Sub-Saharan Africa economies to see recoveries from 2021
The economy of Sub-Saharan Africa will likely see a rebound to a positive growth territory to 2.1 per cent in 2021 on the back of easing of movement restrictions, says the World Bank on a new outlook for the region.
The COVID-19 pandemic has put “a decade of hard-won economic progress at risk,” the Washington-based lender said Thursday in its outlook, reports Bloomberg.
According to the World Bank’s outlook, Sub-Saharan Africa’s gross domestic product, GDP is on track to shrink 3.3 per cent this year, its worst performance on record, due to the combined effects of the disease and lower oil and commodities prices.
Growth of about 2.1 per cent could follow in 2021 and 3.2 per cent in 2022, the bank said.
Still, the fallout of the pandemic remains hard to predict.
The lender’s baseline scenario assumes that the number of new infections will continue to slow and that fresh outbreaks won’t result in new lockdowns. If the outbreak is more prolonged or if there’s a second wave, sub-Saharan Africa’s economy may expand by only 1.2 per cent in 2021 and 2.1 per cent in 2022. By the end of 2021, the region’s real per-capita GDP may have regressed to 2007 levels, according to the report.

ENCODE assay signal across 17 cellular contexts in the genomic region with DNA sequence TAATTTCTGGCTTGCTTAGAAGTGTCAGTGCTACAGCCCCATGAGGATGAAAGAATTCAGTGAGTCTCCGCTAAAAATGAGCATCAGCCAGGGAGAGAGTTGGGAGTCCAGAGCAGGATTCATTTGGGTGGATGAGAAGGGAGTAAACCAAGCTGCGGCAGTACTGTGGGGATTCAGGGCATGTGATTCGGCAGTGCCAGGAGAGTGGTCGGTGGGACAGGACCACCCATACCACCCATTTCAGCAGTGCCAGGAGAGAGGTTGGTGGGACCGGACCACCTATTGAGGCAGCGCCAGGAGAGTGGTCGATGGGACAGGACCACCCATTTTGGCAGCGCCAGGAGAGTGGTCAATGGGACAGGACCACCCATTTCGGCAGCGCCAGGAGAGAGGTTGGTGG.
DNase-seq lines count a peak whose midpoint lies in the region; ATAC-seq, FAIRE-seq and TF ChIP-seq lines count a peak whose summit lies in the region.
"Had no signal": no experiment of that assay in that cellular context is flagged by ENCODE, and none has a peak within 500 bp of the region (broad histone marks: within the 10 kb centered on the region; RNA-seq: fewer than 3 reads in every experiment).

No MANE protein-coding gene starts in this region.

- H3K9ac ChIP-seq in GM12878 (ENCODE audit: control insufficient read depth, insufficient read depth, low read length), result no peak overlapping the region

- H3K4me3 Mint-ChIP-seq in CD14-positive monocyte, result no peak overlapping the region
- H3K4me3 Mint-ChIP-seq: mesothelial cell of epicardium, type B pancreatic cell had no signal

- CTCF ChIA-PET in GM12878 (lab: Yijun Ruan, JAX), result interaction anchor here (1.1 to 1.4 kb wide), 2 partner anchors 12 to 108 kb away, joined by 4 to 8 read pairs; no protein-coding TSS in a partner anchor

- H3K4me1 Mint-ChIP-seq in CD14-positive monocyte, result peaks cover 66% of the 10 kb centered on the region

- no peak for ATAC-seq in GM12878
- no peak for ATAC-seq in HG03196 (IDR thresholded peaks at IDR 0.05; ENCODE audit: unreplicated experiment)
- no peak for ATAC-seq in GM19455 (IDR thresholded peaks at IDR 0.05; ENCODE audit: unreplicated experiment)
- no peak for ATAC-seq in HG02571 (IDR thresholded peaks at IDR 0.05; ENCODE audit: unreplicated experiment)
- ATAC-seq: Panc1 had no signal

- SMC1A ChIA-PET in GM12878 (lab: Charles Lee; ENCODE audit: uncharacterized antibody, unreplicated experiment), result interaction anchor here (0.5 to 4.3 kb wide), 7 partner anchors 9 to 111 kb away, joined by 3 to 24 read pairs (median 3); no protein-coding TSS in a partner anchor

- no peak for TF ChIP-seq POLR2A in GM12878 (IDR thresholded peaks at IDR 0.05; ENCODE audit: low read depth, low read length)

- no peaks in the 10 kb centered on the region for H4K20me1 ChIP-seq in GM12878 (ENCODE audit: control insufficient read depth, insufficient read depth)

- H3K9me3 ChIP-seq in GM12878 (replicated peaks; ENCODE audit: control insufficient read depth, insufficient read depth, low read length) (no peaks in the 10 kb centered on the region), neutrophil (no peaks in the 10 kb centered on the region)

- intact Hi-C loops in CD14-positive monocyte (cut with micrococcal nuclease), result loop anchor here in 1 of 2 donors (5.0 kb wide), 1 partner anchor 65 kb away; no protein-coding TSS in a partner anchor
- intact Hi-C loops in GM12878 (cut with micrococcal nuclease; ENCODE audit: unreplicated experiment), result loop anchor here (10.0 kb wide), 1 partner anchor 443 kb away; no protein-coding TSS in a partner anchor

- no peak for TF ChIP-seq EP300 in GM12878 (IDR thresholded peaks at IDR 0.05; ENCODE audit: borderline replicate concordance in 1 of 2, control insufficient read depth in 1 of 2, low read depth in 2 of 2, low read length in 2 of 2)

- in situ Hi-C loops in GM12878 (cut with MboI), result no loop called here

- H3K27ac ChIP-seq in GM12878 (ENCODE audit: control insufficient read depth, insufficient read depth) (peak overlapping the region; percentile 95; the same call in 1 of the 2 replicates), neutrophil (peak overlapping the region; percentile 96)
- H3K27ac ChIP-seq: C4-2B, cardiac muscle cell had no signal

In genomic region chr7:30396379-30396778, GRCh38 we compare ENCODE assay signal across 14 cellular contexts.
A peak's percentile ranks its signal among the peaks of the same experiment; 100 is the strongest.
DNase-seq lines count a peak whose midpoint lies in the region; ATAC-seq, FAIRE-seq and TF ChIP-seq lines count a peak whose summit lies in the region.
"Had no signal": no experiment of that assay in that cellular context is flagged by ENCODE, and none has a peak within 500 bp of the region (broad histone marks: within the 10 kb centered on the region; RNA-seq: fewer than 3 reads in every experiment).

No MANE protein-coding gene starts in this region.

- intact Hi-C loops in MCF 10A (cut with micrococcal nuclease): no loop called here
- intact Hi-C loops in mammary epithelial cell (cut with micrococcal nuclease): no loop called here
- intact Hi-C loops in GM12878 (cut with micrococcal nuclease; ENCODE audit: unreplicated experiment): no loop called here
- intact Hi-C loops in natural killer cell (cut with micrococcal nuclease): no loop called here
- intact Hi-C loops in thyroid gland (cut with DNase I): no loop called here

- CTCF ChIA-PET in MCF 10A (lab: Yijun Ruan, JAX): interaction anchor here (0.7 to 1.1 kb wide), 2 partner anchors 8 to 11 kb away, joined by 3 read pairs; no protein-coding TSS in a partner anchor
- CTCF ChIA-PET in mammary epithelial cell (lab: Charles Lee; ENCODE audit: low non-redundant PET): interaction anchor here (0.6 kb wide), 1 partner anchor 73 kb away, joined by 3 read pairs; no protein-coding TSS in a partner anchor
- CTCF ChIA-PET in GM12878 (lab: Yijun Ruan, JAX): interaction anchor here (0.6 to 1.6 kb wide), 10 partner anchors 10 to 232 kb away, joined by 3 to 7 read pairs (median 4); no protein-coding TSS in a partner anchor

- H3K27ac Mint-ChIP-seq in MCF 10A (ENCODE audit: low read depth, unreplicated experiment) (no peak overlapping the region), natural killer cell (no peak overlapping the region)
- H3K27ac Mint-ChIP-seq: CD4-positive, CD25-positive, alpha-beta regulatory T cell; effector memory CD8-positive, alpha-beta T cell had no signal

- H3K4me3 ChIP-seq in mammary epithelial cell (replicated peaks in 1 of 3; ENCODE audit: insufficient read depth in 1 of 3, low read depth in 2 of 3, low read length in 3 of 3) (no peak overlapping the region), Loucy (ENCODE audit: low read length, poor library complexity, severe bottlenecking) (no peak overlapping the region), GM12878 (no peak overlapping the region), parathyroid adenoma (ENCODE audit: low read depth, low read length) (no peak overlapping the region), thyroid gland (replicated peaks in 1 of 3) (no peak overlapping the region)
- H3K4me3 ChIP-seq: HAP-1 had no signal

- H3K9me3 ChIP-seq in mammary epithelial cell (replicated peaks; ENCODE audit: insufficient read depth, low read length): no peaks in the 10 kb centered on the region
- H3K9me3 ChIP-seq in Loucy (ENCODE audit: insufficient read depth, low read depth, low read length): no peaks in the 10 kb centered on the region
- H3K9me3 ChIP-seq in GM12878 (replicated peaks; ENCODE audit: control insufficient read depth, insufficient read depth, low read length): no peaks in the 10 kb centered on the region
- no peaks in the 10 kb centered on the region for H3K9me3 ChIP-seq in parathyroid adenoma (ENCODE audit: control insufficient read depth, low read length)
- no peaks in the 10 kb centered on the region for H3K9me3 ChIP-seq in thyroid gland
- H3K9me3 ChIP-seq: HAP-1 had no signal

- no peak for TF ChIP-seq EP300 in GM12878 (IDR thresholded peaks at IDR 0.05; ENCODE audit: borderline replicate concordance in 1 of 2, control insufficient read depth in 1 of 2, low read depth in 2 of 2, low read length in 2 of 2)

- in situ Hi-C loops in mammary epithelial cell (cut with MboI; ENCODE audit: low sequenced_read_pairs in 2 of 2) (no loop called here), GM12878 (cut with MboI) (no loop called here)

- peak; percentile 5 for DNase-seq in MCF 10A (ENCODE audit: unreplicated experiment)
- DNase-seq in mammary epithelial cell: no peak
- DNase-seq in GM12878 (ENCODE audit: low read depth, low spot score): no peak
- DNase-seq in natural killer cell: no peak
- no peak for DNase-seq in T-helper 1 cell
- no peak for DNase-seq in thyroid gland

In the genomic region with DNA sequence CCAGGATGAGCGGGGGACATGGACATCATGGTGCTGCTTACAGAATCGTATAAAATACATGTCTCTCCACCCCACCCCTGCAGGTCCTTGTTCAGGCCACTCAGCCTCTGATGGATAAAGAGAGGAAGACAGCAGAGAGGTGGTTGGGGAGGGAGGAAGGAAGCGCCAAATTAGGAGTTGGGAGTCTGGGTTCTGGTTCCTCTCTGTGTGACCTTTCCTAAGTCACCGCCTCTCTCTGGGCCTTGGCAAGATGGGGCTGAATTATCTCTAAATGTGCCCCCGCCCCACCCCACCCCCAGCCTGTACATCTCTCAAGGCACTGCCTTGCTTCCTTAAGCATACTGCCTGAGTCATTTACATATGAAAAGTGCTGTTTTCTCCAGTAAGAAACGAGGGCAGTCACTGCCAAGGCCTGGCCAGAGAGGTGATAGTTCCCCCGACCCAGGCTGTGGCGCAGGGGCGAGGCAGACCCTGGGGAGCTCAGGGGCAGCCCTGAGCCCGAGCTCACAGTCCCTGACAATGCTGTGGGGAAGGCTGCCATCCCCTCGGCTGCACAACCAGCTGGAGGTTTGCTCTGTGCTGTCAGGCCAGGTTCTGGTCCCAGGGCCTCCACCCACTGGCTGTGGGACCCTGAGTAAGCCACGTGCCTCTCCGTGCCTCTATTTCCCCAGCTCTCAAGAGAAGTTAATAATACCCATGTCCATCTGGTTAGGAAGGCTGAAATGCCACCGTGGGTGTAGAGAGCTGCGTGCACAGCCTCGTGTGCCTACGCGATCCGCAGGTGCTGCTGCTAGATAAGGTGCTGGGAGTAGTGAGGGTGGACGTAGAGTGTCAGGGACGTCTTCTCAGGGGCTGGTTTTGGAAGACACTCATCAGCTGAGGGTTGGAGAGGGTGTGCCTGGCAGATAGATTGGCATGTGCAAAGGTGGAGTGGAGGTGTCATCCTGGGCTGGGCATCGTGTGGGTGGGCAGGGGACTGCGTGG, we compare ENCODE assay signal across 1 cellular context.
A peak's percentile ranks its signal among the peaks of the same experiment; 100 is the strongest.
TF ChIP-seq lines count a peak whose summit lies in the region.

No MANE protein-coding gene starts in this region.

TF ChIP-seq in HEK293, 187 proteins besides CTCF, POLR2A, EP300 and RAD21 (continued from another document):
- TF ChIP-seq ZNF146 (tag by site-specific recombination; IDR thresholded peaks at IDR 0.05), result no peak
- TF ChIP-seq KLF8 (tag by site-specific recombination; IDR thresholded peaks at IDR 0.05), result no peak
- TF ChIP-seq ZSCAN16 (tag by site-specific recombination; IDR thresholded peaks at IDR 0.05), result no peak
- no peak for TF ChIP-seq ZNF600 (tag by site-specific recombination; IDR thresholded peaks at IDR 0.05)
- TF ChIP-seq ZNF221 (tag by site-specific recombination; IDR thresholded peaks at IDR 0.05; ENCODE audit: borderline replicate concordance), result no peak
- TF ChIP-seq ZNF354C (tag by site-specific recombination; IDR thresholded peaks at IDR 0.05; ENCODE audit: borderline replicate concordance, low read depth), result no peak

That’s likely to lead to long-term output losses “with the level of real per-capita GDP expected to contract by 2.1 per cent and 5.1 per cent,” confirming earlier forecasts that sub-Saharan Africa will suffer its first recession in a quarter of a century in 2020.
While East Africa and southern Africa are expected to experience slower growth in 2020 compared to West and Central Africa, their economies may expand faster next year at 2.7 per cent, versus 1.3 per cent in West and central Africa.
To give Africa’s poorest countries some breathing room, the World Bank and the International Monetary Fund have proposed suspending debt servicing this year. However, that would address only a fraction of total debt, and debt relief from private creditors is likely needed as well, the bank said.